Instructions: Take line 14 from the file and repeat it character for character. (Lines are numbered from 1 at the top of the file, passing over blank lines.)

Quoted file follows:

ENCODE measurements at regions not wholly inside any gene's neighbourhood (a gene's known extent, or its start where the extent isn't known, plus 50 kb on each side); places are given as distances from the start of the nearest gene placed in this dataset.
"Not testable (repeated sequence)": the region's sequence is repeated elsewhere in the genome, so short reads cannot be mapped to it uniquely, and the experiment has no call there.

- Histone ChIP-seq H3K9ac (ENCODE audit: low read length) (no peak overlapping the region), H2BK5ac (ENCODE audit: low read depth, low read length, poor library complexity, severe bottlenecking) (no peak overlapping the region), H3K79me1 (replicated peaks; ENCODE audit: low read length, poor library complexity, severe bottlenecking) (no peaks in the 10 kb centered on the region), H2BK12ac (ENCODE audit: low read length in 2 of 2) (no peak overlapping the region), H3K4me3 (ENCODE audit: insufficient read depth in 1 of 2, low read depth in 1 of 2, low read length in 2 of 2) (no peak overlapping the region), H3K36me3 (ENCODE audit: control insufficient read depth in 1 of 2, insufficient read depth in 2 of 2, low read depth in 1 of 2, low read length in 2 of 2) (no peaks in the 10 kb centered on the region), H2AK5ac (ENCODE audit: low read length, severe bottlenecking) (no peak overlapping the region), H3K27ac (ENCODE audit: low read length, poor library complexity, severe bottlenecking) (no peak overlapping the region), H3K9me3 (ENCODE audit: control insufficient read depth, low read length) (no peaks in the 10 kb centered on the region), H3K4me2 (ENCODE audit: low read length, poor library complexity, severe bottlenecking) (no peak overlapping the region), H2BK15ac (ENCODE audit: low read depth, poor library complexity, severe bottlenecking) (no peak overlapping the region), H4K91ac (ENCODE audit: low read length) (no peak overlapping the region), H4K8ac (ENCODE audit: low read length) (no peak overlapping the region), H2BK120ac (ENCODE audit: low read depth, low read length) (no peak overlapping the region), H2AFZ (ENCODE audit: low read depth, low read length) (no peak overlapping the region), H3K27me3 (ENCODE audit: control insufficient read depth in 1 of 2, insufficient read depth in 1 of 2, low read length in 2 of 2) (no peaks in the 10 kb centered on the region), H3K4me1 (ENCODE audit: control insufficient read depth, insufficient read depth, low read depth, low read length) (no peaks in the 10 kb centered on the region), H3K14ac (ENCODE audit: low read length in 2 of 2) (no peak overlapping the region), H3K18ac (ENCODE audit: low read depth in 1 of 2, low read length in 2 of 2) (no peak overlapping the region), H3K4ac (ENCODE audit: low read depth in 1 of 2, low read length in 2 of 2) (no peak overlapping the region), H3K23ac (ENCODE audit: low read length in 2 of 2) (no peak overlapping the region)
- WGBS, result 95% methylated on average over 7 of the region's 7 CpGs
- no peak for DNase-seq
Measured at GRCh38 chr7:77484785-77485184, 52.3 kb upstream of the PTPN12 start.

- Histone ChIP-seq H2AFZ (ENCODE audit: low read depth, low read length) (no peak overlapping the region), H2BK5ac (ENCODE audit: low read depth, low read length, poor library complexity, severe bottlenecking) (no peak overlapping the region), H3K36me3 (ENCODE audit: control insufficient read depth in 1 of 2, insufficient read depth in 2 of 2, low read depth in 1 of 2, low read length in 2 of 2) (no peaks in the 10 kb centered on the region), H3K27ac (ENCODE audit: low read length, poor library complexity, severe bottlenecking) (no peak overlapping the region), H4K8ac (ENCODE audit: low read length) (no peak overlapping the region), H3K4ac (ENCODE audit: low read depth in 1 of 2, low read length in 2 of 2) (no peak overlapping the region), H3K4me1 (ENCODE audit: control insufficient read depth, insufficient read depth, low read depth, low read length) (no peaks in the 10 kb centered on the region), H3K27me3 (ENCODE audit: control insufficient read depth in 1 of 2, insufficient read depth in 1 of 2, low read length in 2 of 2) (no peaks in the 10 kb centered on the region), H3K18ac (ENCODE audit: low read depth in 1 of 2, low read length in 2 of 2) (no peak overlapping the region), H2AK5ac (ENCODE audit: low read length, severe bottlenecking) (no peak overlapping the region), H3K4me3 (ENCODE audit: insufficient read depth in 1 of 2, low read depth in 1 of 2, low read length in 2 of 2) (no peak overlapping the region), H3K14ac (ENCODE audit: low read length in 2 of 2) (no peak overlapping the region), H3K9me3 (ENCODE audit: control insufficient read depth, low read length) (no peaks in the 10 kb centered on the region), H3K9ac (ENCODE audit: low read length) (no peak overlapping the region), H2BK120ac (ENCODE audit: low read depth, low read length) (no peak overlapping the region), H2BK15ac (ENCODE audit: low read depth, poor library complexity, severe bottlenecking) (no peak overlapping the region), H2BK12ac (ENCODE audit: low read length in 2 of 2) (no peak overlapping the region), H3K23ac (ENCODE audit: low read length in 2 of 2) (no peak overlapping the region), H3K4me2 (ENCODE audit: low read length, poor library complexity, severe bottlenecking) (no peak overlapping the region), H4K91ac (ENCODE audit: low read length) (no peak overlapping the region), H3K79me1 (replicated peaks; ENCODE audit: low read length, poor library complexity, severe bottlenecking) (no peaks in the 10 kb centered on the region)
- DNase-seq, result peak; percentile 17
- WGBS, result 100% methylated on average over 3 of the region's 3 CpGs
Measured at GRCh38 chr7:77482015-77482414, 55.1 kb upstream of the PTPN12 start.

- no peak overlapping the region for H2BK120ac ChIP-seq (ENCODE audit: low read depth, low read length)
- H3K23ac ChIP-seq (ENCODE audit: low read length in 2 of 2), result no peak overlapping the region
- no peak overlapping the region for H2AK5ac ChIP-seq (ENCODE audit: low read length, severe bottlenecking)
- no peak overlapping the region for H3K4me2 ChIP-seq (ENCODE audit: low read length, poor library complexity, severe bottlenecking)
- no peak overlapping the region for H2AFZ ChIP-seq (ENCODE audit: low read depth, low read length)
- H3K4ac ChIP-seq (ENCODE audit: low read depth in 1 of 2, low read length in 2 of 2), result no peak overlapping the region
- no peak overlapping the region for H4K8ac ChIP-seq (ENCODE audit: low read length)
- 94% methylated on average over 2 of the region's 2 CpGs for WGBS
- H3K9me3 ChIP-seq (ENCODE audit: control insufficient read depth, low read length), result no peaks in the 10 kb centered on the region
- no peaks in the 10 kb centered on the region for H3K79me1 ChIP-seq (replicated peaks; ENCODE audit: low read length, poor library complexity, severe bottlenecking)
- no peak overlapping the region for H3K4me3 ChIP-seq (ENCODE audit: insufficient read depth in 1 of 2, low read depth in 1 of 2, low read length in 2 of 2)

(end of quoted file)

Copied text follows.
- no peak overlapping the region for H3K4me2 ChIP-seq (ENCODE audit: low read length, poor library complexity, severe bottlenecking)